Statistics from Altmetric.com
If you wish to reuse any or all of this article please use the link below which will take you to the Copyright Clearance Center’s RightsLink service. You will be able to get a quick price and instant permission to reuse the content in many different ways.
A newborn whose weight for gestational age and sex is less than expected, based on population standards, is considered as having intrauterine growth restriction (IUGR); a cut off at less than the 10th centile is often used to define IUGR. Causes of IUGR remain unclear although a number of fetal and maternal risk factors have been identified.1,2 Increased early morbidity and mortality, as well as, possibly, less than optimal neuropsychological development, have been reported as consequences of IUGR.2,3 In addition, small size at birth has been associated with health problems in adulthood such as coronary heart disease and dyslipidaemia.4,5 The association between restricted fetal growth and adult chronic diseases (often referred to as the Barker hypothesis) is now considered robust and possibly causal.6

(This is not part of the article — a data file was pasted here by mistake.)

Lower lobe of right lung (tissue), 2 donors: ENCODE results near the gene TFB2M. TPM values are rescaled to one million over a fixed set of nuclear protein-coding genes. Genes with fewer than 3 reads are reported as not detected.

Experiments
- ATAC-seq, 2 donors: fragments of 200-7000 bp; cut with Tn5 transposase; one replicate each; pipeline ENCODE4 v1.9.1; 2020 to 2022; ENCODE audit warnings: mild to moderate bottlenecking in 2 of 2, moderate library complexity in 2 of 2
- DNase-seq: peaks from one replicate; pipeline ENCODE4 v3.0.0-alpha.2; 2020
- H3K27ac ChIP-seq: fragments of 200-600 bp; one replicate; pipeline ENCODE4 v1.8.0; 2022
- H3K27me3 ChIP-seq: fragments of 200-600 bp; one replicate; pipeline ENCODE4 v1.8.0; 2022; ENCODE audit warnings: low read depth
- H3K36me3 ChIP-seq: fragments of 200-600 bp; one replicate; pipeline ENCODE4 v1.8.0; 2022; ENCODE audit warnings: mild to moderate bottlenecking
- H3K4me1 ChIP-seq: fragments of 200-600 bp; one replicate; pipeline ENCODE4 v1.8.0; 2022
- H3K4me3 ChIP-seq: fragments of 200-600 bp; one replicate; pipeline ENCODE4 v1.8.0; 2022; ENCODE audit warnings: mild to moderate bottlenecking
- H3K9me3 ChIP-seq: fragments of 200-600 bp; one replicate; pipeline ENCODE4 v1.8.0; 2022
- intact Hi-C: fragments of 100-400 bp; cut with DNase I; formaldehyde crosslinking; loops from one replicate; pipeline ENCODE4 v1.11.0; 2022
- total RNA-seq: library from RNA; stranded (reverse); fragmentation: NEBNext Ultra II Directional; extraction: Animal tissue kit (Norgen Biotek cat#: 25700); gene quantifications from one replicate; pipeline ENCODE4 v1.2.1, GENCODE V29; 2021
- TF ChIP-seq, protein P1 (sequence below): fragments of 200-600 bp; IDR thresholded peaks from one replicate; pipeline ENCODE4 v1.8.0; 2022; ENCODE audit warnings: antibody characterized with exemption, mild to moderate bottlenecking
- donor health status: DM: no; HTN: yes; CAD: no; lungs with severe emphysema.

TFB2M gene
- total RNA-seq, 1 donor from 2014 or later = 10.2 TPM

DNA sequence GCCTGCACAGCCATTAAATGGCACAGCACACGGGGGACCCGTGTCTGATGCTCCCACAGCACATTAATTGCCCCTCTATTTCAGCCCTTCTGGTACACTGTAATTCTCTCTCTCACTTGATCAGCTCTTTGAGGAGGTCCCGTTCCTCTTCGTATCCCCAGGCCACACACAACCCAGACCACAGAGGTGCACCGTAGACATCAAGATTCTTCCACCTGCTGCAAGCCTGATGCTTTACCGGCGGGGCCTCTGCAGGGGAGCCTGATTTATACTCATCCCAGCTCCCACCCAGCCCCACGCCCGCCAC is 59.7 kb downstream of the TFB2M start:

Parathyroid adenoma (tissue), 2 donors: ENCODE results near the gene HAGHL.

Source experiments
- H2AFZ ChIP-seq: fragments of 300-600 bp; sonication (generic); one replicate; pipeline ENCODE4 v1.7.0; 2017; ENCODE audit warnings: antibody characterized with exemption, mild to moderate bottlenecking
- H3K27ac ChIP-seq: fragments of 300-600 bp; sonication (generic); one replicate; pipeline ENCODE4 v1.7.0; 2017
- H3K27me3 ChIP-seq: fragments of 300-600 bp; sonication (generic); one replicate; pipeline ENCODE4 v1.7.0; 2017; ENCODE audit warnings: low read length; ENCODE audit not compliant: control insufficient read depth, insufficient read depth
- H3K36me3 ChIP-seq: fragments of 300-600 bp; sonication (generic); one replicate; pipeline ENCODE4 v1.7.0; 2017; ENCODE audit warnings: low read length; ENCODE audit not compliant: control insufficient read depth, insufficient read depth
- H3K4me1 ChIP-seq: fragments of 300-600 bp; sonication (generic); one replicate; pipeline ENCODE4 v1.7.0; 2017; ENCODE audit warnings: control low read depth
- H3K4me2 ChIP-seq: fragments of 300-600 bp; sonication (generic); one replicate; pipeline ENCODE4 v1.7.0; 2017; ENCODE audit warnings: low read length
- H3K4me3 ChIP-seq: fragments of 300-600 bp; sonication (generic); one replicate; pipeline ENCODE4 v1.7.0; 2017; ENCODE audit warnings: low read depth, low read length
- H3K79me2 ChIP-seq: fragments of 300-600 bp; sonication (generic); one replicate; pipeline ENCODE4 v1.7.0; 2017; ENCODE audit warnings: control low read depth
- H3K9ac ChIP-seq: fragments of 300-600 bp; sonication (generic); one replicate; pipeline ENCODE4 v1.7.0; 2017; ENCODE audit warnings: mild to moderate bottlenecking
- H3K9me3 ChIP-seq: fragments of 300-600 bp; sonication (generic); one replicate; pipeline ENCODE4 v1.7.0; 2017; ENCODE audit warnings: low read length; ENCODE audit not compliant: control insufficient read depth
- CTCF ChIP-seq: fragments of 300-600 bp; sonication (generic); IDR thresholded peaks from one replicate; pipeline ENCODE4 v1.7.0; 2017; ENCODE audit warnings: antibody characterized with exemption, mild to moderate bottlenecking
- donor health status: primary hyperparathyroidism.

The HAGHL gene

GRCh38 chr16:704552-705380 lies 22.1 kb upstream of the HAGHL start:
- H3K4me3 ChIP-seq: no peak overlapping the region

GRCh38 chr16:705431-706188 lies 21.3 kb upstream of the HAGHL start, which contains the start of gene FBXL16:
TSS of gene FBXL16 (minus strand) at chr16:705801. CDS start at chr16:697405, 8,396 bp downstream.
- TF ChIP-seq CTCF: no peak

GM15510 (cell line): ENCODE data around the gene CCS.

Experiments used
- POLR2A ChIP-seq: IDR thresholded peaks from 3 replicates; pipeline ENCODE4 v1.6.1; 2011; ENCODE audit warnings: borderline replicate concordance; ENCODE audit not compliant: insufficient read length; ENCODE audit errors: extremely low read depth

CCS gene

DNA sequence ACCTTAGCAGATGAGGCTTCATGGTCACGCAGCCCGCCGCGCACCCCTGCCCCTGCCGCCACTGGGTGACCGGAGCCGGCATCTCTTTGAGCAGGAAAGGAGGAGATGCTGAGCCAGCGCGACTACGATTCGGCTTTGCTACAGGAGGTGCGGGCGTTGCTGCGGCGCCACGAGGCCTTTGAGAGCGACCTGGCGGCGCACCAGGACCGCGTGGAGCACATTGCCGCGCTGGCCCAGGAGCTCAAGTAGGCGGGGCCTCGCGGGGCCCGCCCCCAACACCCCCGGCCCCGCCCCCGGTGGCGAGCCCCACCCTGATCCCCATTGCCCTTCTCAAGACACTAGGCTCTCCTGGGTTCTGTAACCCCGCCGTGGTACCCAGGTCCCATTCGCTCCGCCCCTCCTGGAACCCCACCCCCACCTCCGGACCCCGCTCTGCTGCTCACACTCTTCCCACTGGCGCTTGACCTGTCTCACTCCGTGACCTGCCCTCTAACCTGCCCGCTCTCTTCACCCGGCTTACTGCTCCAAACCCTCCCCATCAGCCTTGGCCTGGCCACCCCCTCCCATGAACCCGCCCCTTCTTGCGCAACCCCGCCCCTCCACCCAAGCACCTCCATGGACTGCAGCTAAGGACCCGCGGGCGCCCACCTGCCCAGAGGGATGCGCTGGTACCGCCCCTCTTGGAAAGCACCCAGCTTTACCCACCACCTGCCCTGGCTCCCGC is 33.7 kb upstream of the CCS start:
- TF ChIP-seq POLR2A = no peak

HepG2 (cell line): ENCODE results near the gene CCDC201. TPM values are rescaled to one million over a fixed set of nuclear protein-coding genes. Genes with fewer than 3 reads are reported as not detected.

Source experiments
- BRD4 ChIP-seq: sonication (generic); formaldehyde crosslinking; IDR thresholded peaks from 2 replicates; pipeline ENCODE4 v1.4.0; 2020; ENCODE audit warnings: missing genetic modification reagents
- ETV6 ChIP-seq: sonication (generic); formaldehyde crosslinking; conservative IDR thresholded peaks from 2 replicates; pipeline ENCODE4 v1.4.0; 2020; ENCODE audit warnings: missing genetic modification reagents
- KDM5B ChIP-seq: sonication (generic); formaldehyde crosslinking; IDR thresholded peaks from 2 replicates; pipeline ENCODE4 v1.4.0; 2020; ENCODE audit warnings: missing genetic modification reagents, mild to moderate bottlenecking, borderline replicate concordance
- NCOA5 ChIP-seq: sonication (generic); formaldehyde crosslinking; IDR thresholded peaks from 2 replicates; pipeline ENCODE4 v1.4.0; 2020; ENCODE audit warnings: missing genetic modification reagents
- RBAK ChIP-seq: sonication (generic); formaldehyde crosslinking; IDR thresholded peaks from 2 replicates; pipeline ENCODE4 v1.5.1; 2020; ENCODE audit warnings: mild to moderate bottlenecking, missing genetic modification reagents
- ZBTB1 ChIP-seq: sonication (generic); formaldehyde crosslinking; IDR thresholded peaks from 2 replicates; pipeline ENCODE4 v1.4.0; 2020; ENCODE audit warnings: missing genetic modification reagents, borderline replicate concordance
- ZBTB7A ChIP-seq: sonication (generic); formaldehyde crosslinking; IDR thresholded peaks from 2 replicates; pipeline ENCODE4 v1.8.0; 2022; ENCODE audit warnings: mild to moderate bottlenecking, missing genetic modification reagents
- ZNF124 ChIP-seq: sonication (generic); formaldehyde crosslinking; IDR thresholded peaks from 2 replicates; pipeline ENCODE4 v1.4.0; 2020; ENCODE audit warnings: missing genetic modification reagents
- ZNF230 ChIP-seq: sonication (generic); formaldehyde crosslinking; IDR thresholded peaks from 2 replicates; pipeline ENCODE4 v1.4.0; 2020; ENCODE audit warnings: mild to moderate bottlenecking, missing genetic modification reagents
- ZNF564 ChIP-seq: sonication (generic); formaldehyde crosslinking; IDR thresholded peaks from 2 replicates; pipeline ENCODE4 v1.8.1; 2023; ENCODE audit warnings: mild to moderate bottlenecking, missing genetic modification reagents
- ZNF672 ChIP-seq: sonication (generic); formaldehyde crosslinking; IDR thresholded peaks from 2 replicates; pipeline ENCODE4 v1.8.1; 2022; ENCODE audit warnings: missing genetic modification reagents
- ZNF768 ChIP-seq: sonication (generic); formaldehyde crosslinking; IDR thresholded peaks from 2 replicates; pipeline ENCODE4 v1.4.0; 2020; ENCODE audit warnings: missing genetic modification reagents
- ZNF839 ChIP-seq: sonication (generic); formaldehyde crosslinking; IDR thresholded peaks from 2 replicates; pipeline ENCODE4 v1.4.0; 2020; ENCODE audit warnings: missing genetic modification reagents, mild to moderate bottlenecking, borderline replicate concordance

Apolipoprotein E (apoE) is one of the key regulators of plasma lipid levels as it affects hepatic binding, uptake, and catabolism of several classes of lipoproteins.7 The apolipoprotein E gene (APOE) codes for the apoE protein; in animal models, underexpression of the APOE gene and lack of the apoE protein result in increased susceptibility to atherosclerosis,8,9 whereas gene overexpression displays anti-inflammatory, antiproliferative, and atheroprotective properties.10 ApoE has also emerged as a central factor in various biological processes such as immunoregulation, control of cell growth and differentiation,11 and brain development.12 The three common allelic variants at the APOE locus (ε2, ε3, ε4) code for three major apoE protein isoforms (E2, E3, E4). These isoforms differ from one another only by single amino acid substitutions, yet these changes exhibit functional consequences at both the cellular and molecular levels.13,14 In previous studies, children who carry the ε4 allele and those who carry the ε2 allele have been shown to have, respectively, higher and lower total …